Small hands making a big impact

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Bingo halls to community calls – Shaftesbury’s Rotakids, a new generation of community champions, lead the charge in innovative charity work

Ronnie is the 11-year-old resident bingo caller

There’s a burst of laughter from the hall in Abbey Church of England VA Primary School. Above the sound of excited children, a lone voice clearly calls a set of numbers. ‘On its own. Number seven.’
It transpires that the caller in charge of the hall is an 11-year-old called Ronnie.
The Shaftesbury RotaKids are busy raising money for a good cause – and apparently having a lot of fun too. It’s just one of several events in and around the town in which children are actively getting involved with the wider community in an innovative citizenship project.
RotaKids is a fun and exciting way for young people aged from seven to 12 to make friends and get involved with important activities in the community, and it is a part of the wider Rotary Club movement. RotaKids clubs are based in schools, youth groups or community centres, and with the help and support from teachers, youth leaders and the local Rotary Club, young people gain valuable experience in helping others and learning interesting, new things.
Peter Sale is president of Shaftesbury Rotary Club and established RotaKids in one primary school in 2023. ‘Last year, we started with just one club in Abbey Primary School. This year we are working with Shaftesbury Primary School as well. Each child who wants to take part has to apply for a place through their teacher. That shows how committed they are,’ he says. ‘And just like an adult Rotary group, the children have a president and a treasurer. They make the decisions about how they use the money they raise – with a little help from us, because sometimes their ideas are difficult to implement!
‘The children tend to be aged between seven and ten. ‘We don’t take the reception class because they are a bit too young. They are wonderful, so motivated and so willing to learn.They have helped us with the North Dorset Cycle Ride and they are planning some gardening at the community hospital in Shaftesbury. They also raised money to get the patients some small toiletries.
‘What has surprised me is the level of motivation and commitment from them. They want to do everything! It’s also wonderful how the schools have embraced it. These children are not just championing RotaKids in Shaftesbury, but in the wider district.’

Fundraising and having fun
Back in Abbey Primary School, 11-year-old Ronnie is still calling the bingo numbers, clearly and confidently, to a large group of children. He’s obviously a natural and remains calm despite excited children shouting as they tick off the numbers, trying to win a coveted Easter egg.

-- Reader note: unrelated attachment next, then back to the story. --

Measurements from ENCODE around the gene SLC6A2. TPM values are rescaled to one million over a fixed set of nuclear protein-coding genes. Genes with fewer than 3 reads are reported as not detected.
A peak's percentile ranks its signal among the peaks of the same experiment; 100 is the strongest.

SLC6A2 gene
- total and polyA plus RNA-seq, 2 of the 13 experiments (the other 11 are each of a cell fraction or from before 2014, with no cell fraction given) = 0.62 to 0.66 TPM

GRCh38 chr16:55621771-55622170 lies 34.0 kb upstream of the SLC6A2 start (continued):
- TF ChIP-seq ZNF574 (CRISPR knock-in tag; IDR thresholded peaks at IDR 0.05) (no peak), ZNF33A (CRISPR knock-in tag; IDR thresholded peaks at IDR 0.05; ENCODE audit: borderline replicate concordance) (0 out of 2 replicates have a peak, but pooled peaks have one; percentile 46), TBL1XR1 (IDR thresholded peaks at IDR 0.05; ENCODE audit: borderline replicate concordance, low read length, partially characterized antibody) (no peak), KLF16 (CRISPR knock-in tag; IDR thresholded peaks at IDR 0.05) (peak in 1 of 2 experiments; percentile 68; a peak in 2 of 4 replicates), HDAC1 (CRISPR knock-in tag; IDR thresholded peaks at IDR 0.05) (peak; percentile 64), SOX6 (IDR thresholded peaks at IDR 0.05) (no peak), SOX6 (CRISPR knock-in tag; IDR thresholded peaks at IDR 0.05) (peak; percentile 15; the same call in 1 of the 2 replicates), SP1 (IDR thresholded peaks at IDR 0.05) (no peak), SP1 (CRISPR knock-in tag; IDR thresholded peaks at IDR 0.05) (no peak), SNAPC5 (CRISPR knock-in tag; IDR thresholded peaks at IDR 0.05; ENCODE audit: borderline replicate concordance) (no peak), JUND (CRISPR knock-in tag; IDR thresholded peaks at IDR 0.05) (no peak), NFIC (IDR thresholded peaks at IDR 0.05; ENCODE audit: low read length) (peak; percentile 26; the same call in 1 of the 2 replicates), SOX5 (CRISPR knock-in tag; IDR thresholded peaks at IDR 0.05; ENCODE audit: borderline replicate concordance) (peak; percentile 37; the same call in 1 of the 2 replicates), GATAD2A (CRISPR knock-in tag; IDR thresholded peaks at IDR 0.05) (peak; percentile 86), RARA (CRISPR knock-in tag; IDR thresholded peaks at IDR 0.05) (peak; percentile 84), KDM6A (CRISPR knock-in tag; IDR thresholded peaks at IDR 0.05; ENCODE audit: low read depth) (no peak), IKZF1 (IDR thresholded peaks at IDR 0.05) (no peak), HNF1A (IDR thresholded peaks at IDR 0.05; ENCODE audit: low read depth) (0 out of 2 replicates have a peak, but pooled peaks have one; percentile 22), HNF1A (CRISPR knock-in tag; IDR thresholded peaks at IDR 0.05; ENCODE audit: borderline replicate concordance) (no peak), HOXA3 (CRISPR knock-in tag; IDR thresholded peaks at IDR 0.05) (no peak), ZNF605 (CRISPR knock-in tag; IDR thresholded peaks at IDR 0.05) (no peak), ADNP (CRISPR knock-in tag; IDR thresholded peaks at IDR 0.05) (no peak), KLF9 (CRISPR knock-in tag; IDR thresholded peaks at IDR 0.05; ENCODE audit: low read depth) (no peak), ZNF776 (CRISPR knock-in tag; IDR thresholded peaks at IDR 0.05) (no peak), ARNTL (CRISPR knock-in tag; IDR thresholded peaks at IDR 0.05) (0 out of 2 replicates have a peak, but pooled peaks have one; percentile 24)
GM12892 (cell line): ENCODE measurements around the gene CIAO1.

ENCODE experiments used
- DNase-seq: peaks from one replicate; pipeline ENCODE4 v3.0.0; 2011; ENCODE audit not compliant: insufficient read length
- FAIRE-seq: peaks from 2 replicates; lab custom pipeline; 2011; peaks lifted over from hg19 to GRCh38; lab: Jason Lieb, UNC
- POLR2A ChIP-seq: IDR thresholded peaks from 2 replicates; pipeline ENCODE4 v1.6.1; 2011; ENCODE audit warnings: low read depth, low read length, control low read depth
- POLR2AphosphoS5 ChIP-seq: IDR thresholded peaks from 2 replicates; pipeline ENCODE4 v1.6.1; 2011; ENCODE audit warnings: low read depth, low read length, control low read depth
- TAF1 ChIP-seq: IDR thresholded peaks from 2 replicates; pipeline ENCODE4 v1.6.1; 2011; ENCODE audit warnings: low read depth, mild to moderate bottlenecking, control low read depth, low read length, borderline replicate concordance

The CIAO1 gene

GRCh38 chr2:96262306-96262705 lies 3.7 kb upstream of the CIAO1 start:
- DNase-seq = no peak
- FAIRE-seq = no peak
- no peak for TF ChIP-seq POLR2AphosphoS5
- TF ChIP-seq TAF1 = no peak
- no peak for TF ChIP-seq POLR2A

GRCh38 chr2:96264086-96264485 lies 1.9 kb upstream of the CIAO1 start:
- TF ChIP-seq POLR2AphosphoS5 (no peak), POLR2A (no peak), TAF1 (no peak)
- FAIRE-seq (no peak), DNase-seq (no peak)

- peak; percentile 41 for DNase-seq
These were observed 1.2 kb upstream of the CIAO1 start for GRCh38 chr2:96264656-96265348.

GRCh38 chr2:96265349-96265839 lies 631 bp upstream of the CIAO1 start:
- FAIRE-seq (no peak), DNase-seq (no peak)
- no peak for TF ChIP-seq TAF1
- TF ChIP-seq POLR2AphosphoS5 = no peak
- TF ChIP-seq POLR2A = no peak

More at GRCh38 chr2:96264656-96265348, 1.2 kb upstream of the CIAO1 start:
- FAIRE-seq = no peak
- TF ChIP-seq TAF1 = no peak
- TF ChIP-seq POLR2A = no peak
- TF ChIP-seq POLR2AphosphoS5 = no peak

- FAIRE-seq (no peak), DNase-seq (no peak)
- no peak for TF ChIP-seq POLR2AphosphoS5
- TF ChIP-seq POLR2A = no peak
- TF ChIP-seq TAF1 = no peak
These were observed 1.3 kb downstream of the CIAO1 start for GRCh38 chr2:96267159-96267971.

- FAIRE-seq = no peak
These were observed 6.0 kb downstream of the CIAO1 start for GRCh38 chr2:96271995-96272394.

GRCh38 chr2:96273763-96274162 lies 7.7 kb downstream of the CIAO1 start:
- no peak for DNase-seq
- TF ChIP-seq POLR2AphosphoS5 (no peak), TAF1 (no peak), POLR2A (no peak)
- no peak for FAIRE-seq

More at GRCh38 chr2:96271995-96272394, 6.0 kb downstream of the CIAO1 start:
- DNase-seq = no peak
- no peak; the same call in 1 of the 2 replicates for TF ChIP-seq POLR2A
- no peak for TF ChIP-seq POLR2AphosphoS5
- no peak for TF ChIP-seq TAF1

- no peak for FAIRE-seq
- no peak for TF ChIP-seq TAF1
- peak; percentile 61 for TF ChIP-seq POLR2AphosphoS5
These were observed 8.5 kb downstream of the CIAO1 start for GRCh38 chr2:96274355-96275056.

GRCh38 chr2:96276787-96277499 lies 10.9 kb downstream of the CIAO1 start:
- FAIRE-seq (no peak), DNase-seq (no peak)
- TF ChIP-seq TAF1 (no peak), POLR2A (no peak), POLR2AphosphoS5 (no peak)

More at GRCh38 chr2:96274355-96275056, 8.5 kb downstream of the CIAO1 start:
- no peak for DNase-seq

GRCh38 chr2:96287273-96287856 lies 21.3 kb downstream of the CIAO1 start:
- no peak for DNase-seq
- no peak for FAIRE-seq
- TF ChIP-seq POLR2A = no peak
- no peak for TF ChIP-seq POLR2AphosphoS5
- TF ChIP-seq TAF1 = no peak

‘I just grew up learning from my Mum – she does bingo calling,’ he says. ‘You need to be confident and focused, and you need to be able to see what’s going on in the room. And you need a loud voice!’
Amid the chatter in the hall, there’s something more subtle happening. Each younger child (below year six) is paired with an older pupil who keeps an eye on them – helping to make sure they mark the numbers and keep up with the bingo caller. It’s fostering leadership and support skills in a subtle but fun way.
‘We think it helps with their maths skills,’ says head Michael Salisbury. ‘A bit like darts! We have some Ukrainian children here and they have picked bingo up very quickly. They love being involved.’
Nine-year-old Edith is the current president of the Abbey RotaKids: ‘I joined last year. I wasn’t sure, but Mum encouraged me as she had done something similar when she was young. On my first day I was very nervous but I really enjoyed it. Last year I wanted to be the president but didn’t get it. This year I am the president! We donate the money we raise for a charity or give it to the PTSA. Today I think we have raised £230.10.’

Nine-year-old Edith is the current president of the Abbey RotaKids

Joint working
Pupils from both Abbey and Shaftesbury primary schools are starting to work together, which is significantly beneficial.
Ben Smiley, a teacher at Shaftesbury C of E Primary School said: ‘The RotaKids worked together recently to pick up litter along Bimport, the Park Walk and down St James Hill. They were amazed by the sheer amount of rubbish.
‘But when they reflected on the exercise they began to see that, by working together in the community, they could achieve a lot more than working on their own. It has really affected their outward thinking. We’re seeing that in the discussions we’re having with them about fundraising.
‘What’s really beneficial is it gives us an opportunity to have that wider involvement with the community. Also, when the children are voted into positions by their peers, that can be a huge boost for them. It’s really good for team work.’
It’s something echoed by Michael Salisbury: ‘It really gets children involved with the community and they learn the value of volunteering. We always say the parents are volunteers too, because they have to bring them to meets. The potential for the children for learning is very high and they love it.’

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